- Morphing and cyber pornography: Morphing is highly increasing it is done by editing the original picture to misuse it. Perpetrators due to internet access can in few seconds download women’s pictures from social media, WhatsApp or some other resources and upload morphed photos on other websites such as social media site, porn sites or for registering themselves anonymously. Cyber-pornography is another threat to women because this includes publishing pornographic materials in pornography websites by using computers and internet wherein women will not even be aware of such immoral publication of their own very image.
- E-mail spoofing: It refers to an email that emerges from one source but has been sent from another source. It can cause monetary damage.
- Phishing: Phishing is the attempt to gain sensitive information such as username and password and intent to gain personal information.
- Trolling: Trolls spreads conflict on the Internet, criminal starts quarreling or upsetting victim by posting inflammatory or off-topic messages in an online community (such as a newsgroup, forum, chat room, or blog) with the intention to provoke victims into an emotional, upsetting response). Trolls are professional abusers who, by creating and using fake ids on social media, create a cold war atmosphere in the cyber space and are not even easy to trace.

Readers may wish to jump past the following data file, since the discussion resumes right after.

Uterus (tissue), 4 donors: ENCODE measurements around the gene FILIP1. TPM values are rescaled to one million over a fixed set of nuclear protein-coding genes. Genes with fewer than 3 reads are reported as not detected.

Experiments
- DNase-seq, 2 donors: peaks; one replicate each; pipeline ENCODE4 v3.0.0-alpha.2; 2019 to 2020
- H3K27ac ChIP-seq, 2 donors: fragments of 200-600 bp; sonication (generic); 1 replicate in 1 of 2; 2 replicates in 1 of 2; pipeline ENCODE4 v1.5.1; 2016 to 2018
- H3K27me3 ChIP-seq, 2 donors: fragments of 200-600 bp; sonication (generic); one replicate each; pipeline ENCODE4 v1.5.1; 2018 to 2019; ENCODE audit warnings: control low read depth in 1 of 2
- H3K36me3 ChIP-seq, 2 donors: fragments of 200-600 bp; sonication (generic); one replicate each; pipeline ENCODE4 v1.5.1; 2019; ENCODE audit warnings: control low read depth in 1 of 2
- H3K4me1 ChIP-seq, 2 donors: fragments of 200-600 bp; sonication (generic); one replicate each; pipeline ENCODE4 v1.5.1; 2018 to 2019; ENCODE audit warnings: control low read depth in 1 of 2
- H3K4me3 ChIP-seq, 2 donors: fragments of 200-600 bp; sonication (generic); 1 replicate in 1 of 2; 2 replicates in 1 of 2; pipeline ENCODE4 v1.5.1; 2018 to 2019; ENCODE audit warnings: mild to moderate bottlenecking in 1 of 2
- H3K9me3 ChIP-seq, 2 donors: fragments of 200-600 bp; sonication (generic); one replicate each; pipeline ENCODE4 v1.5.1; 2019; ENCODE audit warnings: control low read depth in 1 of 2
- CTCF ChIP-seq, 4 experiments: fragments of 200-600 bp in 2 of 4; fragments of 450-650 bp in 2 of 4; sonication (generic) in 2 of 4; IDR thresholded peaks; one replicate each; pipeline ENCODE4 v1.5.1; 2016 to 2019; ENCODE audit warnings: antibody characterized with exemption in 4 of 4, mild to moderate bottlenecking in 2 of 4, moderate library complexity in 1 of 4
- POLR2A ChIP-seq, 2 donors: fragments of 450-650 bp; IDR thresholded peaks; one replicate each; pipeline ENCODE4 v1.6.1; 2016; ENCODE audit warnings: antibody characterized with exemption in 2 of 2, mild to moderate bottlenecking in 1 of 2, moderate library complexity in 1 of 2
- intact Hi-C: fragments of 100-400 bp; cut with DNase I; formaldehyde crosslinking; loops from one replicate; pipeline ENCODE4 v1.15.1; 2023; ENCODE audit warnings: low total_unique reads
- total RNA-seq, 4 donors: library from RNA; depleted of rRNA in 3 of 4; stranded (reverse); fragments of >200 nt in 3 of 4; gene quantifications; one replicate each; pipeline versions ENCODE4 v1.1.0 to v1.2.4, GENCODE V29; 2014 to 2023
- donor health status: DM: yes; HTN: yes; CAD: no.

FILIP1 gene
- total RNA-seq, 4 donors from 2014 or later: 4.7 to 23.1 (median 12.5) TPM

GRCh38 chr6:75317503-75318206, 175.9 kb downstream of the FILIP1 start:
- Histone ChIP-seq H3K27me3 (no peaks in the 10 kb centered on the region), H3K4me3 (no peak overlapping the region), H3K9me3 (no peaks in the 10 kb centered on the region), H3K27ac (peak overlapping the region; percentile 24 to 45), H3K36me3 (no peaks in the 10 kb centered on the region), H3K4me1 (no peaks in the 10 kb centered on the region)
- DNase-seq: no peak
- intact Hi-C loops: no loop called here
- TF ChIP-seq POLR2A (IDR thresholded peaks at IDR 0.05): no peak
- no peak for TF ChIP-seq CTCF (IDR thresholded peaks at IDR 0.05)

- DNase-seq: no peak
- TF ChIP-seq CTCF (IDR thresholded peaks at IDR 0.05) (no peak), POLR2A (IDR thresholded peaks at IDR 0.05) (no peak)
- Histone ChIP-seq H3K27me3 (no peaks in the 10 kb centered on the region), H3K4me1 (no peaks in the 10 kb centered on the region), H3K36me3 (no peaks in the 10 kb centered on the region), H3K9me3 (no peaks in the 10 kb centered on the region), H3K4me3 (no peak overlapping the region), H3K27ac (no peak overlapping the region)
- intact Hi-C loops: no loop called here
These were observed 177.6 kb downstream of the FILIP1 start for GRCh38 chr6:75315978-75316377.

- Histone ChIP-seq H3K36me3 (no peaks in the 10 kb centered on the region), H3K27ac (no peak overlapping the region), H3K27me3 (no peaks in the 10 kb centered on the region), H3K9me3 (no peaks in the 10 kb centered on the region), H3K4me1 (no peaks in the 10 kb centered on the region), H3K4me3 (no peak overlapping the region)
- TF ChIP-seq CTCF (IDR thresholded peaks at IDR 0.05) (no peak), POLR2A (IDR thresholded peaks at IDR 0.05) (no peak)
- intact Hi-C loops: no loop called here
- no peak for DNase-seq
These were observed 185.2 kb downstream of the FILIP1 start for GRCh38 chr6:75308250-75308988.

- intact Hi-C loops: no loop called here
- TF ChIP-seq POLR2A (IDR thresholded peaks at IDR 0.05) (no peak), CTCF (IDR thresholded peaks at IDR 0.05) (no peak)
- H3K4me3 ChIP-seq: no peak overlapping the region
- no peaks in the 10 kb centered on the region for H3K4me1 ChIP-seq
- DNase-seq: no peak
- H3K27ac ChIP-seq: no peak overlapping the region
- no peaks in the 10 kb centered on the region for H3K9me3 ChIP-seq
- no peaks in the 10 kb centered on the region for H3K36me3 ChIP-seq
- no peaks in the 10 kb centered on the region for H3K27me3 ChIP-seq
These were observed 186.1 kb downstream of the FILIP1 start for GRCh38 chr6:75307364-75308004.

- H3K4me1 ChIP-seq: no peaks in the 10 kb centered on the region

Under the Information and Technology Act, 2000, stalkers and cybercriminals can be booked under several sections for breaching of privacy:
- Section 67 deals with publishing or transmitting obscene material in electronic form. The earlier section in ITA was later widened as per ITAA 2008 in which child pornography and retention of records by intermediaries were all included.